You give an audible sigh and exhale, slinking down in your room and closing your tired eyes. You’re calming down now, after a tough day of school. Even though college is filled with more adults than children, it’s still hard to bear through the blinding fluorescent lights, the professor droning on and on about things you don’t even care about, and the myriad of other annoyances. Not to mention the bus ride home is just as worse, if not more, than the bus ride to school in the first place. Walking inside the door, you shy your head away from the television because as much as you want to watch something, the buzzing from the electricity and the static just make your headache even worse.

You toughed it out at middle and high school, too. Sensory hell conveniently squeezed in a tight compact building full of kids. Lunch time and in between periods was the worst of it all. There must’ve been hundreds of kids running, climbing, pushing themselves through a small hallway all going different directions. If you even tried to walk through there was no doubt you’d get bumped by a stranger- which would send you into a weird feeling for the rest of the day. Rubbing the spot where you brushed against someone else furiously, you can’t seem to shake the feeling that something is wrong- but how to fix it?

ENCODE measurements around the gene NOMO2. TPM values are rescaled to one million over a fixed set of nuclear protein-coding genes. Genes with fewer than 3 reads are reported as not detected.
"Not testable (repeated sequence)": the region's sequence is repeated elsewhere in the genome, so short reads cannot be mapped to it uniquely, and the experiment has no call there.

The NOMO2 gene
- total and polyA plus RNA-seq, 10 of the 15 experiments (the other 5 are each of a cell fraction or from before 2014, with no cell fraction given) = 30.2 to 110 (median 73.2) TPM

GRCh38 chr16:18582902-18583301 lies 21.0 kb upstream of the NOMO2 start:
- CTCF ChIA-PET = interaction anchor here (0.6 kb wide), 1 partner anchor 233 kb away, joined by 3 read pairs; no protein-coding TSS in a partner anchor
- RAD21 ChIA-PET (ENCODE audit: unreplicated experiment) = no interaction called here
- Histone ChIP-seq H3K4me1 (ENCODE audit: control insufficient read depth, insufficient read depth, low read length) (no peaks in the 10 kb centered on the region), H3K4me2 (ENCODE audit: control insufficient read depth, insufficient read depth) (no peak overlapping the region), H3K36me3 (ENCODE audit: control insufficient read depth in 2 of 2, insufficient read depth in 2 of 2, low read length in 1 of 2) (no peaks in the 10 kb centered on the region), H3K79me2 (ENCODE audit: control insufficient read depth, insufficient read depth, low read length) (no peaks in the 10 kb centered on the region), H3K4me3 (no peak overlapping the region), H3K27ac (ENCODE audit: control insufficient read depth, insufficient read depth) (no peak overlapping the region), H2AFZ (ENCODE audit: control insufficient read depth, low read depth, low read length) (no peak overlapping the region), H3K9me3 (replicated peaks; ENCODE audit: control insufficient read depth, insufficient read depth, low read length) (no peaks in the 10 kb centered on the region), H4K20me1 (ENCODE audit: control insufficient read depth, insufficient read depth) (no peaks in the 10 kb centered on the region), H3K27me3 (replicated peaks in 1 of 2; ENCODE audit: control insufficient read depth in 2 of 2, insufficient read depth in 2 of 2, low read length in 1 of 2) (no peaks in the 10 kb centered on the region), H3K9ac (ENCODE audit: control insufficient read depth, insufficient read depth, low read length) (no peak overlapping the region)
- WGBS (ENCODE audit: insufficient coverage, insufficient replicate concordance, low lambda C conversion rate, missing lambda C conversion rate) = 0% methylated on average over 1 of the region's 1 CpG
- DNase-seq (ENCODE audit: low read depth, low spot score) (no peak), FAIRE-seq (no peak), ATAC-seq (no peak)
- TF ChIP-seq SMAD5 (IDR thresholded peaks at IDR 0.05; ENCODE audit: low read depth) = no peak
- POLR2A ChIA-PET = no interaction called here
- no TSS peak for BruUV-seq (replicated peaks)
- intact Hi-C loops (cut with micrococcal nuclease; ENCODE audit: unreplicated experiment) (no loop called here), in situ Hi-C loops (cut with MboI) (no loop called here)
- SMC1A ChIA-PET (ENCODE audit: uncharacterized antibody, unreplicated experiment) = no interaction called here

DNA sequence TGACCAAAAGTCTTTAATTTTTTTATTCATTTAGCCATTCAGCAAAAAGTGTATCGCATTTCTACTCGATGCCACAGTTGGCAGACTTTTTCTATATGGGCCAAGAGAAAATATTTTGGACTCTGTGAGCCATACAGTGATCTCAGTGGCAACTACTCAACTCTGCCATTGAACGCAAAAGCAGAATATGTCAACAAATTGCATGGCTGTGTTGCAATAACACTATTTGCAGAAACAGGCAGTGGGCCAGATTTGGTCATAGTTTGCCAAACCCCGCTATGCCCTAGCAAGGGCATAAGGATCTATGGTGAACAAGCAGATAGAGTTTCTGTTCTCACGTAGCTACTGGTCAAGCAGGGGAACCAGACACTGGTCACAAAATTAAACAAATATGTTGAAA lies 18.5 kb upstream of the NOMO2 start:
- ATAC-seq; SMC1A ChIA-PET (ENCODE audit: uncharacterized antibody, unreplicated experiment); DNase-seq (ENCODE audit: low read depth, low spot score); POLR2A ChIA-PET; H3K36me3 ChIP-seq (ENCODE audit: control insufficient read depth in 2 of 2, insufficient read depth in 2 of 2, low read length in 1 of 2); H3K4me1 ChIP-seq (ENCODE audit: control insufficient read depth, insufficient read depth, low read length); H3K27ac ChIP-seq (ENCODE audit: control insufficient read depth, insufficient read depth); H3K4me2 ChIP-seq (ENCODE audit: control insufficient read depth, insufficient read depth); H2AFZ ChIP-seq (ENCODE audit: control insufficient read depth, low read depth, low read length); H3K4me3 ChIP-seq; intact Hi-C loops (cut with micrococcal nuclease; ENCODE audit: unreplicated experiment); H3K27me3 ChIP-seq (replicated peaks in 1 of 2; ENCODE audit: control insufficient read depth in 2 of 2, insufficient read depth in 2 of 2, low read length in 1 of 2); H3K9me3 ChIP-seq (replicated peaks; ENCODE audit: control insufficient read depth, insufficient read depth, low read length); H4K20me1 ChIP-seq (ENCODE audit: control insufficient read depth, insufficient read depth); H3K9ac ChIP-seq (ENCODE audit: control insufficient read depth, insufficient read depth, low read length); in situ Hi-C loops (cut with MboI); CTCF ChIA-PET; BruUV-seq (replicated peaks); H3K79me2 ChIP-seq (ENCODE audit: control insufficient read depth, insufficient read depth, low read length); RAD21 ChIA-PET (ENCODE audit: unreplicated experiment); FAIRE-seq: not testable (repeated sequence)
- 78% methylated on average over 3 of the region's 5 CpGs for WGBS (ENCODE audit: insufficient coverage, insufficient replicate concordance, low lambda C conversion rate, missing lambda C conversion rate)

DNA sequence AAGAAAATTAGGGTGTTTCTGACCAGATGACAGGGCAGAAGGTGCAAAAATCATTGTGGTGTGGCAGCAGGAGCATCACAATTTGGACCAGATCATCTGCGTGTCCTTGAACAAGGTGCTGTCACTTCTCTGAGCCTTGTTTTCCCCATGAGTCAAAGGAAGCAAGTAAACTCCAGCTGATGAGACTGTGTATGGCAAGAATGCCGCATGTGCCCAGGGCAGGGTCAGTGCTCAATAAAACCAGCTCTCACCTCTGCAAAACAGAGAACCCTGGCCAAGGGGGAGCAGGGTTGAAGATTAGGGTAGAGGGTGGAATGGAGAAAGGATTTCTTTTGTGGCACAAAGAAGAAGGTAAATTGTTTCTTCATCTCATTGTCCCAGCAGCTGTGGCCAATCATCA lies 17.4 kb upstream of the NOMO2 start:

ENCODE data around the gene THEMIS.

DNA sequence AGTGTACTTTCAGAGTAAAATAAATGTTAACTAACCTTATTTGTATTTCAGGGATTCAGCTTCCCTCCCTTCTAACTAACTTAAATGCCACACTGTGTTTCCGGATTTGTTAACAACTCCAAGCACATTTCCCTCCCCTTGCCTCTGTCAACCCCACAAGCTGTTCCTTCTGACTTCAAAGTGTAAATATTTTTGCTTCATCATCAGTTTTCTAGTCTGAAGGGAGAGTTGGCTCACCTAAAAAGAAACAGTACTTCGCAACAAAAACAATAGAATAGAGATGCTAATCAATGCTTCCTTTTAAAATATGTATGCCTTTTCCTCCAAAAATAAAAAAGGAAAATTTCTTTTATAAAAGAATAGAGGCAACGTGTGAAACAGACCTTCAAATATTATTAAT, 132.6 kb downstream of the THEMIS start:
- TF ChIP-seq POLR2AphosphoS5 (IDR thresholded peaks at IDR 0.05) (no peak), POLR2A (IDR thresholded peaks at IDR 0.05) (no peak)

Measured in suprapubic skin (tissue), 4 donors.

When the smell of food cooking makes you nauseous… how is one supposed to eat? Or cook? You can only plug your nose for so long before you have to breathe normally again… and if you plug your nose physically in front of the person, you insult them/their cooking, when that isn’t the case. Waking up to the smell of bacon and eggs in the morning is enough to make any normal person excited, but for you it made you crawl under the 4 comforters on your bed and hide your face under them, no matter how hot it was. You did not want to wake up and “smell the coffee”- rather, you wanted to hide from it and not smell it at all.